The 1980 National League West tie-breaker game was a one-game extension to Major League Baseball's (MLB) 1980 regular season, played between the Houston Astros and the Los Angeles Dodgers to decide the winner of the National League's (NL) West Division. The game was played on October 6, 1980, at Dodger Stadium in Los Angeles, California. It was necessary after the Dodgers overcame a three-game deficit in the final three games of the season and both teams finished with identical win–loss records of 92–70. The Dodgers won a coin flip late in the season which, by rule at the time, awarded them home field for the game.

The Astros won the game, 7–1, with Houston starter Joe Niekro throwing a complete game. This victory advanced the Astros to the 1980 NL Championship Series (NLCS), in which they lost to the Philadelphia Phillies, ending the Astros' season. In baseball statistics, the tie-breaker counted as the 163rd regular season game for both teams, with all events in the game added to regular season statistics.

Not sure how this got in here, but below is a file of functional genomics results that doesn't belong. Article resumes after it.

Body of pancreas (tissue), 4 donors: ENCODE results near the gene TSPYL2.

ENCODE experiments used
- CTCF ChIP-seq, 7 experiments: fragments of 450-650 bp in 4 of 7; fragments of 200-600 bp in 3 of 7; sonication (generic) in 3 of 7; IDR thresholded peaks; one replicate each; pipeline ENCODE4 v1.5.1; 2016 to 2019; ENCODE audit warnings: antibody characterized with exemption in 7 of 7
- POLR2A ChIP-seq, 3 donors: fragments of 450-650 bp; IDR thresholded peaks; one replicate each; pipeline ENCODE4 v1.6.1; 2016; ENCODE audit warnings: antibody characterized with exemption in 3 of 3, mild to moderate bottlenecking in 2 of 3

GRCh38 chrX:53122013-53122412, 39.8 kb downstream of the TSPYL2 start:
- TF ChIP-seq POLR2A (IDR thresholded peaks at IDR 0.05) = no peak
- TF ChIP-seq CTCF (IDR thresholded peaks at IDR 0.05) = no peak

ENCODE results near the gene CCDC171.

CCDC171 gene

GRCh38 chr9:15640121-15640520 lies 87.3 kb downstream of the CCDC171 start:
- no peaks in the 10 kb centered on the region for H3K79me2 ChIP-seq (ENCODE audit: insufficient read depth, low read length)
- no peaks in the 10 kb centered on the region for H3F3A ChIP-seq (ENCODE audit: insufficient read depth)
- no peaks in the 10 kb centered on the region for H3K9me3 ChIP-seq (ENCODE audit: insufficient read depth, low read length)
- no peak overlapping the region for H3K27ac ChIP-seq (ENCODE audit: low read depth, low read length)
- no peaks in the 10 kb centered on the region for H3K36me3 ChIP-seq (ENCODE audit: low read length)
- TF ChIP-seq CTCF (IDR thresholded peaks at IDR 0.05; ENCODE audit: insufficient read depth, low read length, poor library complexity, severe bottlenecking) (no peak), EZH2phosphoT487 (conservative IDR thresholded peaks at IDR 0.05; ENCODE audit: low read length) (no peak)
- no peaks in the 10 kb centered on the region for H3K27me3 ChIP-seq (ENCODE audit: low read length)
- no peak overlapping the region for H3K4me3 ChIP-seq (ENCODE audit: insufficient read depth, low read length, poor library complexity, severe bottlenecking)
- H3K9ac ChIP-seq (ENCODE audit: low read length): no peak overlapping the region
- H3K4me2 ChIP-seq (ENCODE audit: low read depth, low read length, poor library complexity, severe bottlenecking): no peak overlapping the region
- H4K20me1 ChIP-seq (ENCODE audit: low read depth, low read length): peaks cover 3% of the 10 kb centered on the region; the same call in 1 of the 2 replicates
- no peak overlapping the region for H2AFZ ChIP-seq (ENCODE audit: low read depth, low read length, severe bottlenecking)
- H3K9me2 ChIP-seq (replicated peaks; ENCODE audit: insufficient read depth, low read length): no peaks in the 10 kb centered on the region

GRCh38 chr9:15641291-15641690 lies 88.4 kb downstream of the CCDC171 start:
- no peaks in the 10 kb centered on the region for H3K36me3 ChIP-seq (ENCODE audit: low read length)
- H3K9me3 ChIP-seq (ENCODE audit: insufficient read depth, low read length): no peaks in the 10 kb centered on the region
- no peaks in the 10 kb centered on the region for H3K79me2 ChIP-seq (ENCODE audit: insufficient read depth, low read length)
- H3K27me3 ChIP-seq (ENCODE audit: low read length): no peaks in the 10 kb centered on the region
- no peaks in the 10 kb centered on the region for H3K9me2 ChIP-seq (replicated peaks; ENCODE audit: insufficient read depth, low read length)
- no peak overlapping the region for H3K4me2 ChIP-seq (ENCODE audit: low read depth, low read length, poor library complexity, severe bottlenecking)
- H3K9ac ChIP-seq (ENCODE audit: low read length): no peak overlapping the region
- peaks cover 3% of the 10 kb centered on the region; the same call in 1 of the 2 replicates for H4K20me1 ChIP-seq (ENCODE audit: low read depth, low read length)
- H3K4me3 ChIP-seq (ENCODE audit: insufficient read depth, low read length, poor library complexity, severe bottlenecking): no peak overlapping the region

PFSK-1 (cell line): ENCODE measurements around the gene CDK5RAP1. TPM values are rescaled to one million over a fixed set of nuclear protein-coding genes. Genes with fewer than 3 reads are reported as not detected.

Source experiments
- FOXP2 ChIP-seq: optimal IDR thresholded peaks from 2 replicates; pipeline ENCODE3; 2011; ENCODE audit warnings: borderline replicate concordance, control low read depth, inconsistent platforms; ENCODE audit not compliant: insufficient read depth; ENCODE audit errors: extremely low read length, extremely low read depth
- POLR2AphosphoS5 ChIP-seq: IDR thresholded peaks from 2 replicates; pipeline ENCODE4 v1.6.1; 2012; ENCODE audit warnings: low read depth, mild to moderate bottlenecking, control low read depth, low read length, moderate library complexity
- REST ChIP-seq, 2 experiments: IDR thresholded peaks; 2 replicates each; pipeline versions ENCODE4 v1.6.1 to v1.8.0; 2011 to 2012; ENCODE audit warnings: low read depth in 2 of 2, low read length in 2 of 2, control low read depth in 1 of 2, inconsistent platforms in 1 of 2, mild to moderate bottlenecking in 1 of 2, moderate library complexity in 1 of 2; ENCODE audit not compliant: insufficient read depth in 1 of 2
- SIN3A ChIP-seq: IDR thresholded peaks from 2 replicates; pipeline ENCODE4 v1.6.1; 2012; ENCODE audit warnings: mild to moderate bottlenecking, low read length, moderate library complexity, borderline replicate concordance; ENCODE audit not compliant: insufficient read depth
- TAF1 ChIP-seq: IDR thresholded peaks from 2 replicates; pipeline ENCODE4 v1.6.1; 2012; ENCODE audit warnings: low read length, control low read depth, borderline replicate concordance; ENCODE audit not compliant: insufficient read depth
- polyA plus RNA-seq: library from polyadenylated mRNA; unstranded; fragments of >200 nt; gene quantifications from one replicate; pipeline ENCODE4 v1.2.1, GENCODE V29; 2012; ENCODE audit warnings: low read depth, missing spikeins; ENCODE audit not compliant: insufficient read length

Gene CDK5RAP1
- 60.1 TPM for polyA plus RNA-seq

1981 Houston Astros season

The Houston Astros' 1981 season was a season in American baseball. It involved the Houston Astros attempting to win the National League West.

1982 Houston Astros season

The Houston Astros' 1982 season was a season in American baseball. It involved the Houston Astros attempting to win the National League West.

1983 Houston Astros season

The Houston Astros' 1983 season was a season in American baseball. It involved the Houston Astros attempting to win the National League West.

1984 Houston Astros season